650+ tips on Excel, PowerPoint, Outlook & Windows

I just discovered this immense catalog of tips made by Karen Roem.

This is a collection of more than 650 tips (654 tips at the date of this post) to make you better at all the Windows and Microsoft Office tools.

Here are my favourite 3 tips from Karen:

1) Top 10 Microsoft Outlook shortcuts

  1. CTRL + 1 and CTRL + 2 – Toggle between Mail and Calendar – tip_259.php
  2. CTRL + F – Forward a mail message 
  3. CTRL + G – Go to a specific date – tip_485.php
  4. CTRL + K – Check names in address fields and resolve them against the Address Book – tip_211.html
  5. CTRL + K – Insert Hyperlink – tip_431.php
  6. CTRL + SHIFT + 8 – Show/Hide paragraph marks and other hidden formatting symbols – tip_394.php
  7. F3 – AutoComplete Quick Parts – tip_335.php
  8. F4 – Find text in an email message – tip_108.html
  9. SHIFT + F1 – Reveal Formatting – tip_498.php
  10. SHIFT + F3 – Toggle between UPPER CASE, lower case and Sentence Case 

2) Create a bulleted list in Excel

  1. Select the cell where the list is to appear.
  2. Press ALT + 7 on the numeric keypad.
  3. Type your text.
  4. Press ALT + ENTER if you want to insert another bullet in the same cell.
  5. Repeat steps 2 – 4.

3) Shortcuts in Windows

WIN + D can be used as a toggle to minimize and maximize all windows? But what if you just want to have a quick peek at something on your desktop? Check out the preview shortcut! 

Here’s how: 

  1. Press and hold down the WIN key (the one next to your spacebar) and press the spacebar.
  2. Release the WIN key to return to your last used window.

If you like this post, check the 50 time saving Excel Shortcuts.

The 5 WHYs

Description

Five whys (or 5 whys) is an iterative interrogative technique used to explore the cause-and-effect relationships underlying a particular problem.

The primary goal of the technique is to determine the root cause of a defect or problem by repeating the question “Why?”. Each answer forms the basis of the next question. The “five” in the name derives from an anecdotal observation on the number of iterations needed to resolve the problem.

The method provides no hard and fast rules about what lines of questions to explore, or how long to continue the search for additional root causes. Thus, even when the method is closely followed, the outcome still depends upon the knowledge and persistence of the people involved.

Origin

Sakichi Toyoda, the Japanese industrialist, inventor, and founder of Toyota Industries, developed the 5 Whys technique in the 1930s. It became popular in the 1970s, and Toyota still uses it to solve problems today.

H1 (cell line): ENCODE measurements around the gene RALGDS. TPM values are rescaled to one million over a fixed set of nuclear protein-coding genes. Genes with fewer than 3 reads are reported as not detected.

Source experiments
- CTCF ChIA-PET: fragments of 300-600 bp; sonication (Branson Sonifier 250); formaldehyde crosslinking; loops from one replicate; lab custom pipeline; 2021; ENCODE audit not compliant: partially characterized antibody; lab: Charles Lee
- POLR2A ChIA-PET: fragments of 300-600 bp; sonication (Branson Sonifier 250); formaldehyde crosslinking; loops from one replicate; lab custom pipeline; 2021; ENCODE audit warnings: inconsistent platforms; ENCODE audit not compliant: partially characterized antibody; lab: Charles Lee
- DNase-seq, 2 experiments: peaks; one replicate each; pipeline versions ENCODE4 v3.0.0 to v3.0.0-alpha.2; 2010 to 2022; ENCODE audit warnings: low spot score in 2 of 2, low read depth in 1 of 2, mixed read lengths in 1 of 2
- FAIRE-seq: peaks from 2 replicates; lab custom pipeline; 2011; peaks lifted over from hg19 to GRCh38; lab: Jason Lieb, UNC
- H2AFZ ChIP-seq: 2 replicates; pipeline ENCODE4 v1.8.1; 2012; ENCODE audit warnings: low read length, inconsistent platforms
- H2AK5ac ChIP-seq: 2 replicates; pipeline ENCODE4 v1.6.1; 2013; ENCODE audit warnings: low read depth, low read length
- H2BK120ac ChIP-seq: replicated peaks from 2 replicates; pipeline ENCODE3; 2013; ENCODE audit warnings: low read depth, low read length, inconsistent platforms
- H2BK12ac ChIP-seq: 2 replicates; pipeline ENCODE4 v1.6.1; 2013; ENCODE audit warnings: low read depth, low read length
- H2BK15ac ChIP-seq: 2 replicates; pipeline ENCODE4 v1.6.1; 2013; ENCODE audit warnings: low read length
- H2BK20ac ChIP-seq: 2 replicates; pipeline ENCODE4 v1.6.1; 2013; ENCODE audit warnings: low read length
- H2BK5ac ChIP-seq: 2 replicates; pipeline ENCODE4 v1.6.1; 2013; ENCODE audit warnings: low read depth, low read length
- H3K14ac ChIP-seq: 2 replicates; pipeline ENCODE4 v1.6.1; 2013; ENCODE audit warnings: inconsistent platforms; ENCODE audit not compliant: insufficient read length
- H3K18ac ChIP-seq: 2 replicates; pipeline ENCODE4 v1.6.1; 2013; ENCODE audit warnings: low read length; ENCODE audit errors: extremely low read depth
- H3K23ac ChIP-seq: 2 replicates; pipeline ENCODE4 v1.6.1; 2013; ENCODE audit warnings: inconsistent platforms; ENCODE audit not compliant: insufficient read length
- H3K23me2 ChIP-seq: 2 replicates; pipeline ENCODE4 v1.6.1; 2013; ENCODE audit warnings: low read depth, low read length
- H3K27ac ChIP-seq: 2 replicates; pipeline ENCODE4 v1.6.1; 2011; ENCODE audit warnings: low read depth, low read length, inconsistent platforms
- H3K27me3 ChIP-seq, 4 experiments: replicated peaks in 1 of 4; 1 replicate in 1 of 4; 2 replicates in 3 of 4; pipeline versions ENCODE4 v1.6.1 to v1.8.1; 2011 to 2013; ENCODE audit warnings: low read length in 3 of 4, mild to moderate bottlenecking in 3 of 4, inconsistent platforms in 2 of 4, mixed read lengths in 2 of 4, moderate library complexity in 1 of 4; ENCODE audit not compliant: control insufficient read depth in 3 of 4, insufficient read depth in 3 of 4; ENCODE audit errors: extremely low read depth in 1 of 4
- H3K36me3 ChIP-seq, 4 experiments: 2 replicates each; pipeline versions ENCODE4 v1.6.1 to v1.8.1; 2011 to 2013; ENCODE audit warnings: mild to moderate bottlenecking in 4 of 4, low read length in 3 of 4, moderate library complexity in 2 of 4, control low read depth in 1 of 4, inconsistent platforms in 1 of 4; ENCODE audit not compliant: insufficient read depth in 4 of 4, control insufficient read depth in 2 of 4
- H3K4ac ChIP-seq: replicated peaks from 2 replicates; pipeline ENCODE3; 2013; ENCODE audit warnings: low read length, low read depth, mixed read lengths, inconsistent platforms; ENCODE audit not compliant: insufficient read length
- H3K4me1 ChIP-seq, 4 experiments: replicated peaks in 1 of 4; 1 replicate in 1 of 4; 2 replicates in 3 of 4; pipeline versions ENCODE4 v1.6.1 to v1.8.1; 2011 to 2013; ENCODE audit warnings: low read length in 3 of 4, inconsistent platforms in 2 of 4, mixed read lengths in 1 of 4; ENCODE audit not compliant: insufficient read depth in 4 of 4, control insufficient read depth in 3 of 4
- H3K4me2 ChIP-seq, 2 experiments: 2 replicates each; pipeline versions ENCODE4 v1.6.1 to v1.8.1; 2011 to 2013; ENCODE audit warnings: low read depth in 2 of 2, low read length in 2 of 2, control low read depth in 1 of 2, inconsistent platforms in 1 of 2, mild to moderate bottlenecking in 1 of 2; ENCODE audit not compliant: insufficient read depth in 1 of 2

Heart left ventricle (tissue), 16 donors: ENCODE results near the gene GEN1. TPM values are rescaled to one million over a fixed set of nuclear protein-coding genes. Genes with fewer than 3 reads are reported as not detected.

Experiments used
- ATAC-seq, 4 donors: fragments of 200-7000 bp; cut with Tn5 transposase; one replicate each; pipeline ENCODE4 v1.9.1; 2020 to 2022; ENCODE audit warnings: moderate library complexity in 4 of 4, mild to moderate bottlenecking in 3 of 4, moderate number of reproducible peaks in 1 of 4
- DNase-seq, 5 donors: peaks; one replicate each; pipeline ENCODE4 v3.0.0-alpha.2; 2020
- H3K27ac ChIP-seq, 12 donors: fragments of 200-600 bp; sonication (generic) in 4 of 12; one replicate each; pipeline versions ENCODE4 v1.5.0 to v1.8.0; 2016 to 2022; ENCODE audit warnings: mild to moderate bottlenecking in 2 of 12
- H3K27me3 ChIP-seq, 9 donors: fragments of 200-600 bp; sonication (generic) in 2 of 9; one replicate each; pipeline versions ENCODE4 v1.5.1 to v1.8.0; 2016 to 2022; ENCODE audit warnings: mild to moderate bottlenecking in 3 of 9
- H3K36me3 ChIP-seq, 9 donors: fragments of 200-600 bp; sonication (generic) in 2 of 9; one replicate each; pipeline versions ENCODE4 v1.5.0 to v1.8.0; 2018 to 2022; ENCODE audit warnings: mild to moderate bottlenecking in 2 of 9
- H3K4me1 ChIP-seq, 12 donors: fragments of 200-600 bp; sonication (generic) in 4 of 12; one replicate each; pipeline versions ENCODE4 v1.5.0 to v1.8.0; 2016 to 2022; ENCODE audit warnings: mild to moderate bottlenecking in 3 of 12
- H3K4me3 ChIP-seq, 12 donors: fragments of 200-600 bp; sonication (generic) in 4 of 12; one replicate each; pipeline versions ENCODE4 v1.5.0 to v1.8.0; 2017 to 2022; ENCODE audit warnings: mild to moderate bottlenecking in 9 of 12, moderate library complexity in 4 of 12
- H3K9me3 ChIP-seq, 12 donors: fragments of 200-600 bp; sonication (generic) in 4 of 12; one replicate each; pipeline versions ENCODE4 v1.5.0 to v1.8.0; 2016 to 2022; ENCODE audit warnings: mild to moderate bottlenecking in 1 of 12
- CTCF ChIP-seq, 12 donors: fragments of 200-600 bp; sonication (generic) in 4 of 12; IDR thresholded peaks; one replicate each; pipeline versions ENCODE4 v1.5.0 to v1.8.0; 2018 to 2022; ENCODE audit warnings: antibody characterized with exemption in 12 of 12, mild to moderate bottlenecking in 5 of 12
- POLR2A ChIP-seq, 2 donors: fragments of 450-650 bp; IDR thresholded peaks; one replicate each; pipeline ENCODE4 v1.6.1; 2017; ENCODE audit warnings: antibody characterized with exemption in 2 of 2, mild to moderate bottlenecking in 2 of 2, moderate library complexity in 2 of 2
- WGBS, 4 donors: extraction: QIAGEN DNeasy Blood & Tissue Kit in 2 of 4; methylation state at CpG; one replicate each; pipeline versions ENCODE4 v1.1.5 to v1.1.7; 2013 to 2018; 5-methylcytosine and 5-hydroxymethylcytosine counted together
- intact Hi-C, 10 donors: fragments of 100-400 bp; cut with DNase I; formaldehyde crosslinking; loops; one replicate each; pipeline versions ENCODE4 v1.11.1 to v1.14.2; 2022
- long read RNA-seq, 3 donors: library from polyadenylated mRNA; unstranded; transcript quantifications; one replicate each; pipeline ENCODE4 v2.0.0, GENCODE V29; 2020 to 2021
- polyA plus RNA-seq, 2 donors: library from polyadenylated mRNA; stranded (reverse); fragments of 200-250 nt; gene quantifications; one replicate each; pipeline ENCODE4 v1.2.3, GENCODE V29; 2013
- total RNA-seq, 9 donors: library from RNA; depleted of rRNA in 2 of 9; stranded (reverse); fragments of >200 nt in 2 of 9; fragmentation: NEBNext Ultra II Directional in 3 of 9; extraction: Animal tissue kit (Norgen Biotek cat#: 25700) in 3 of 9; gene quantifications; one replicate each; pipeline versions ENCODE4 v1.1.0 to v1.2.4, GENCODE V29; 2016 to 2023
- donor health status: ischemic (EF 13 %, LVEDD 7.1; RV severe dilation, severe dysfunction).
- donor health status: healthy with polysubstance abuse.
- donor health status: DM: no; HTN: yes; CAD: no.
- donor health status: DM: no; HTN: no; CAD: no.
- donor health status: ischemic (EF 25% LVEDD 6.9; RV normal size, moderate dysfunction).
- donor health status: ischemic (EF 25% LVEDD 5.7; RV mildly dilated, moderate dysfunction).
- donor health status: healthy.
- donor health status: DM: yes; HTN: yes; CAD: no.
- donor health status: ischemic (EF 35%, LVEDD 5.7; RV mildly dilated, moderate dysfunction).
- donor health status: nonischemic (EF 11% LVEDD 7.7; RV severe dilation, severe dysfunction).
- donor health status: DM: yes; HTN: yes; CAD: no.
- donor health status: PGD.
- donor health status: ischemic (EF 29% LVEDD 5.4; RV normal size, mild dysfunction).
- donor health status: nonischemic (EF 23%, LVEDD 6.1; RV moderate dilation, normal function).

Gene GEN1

Toyota has a “go and see” philosophy. This means that its decision making is based on an in-depth understanding of what’s actually happening on the shop floor , rather than on what someone in a boardroom thinks might be happening.

The 5 Whys technique is true to this tradition, and it is most effective when the answers come from people who have hands-on experience of the process or problem in question.

The method is remarkably simple: when a problem occurs, you drill down to its root cause by asking “Why?” five times. Then, when a counter-measure becomes apparent, you follow it through to prevent the issue from recurring.

Example

Delays in sales in a production company:

  1. Why is the turnover lower by 20% compared with budget?

Because we have delays on 2 major projects.

  1. Why?

Because it takes more time to build the product as normally.

  1. Why?

Because it is a new product and there are new technical requirements which needed to be modified once we moved into production. 

  1. Why?

Because the feasibility of the new technical requirements were not validated beforehand with the production

  1. Why?

Because to reduce the price and satisfy the client’s demand, we changed the design at the last minute without following the normal process of validating these design changes with the production.


Check also this article “The 12 FP&A Principles”.

10 tips for Excel charts to make your life easier! 📈

👉 Get the tutorial Excel file by clicking here: 10 tips for Excel charts
and start training yourself to improve making charts in Excel!

Today I found a simple but excellent tutorial from Microsoft.
You get 10 tips to make charts in a faster and simpler way.

I particularly like the tips number 4 and 9.

This tutorial trains you with the following tips:

1. Quickly make a chart with ALT+F1 shortcut

2. Select specific columns, before creating a chart to show only what you need

3. Expand graph automatically as you add additional columns/row

4. Quickly filter data from a chart.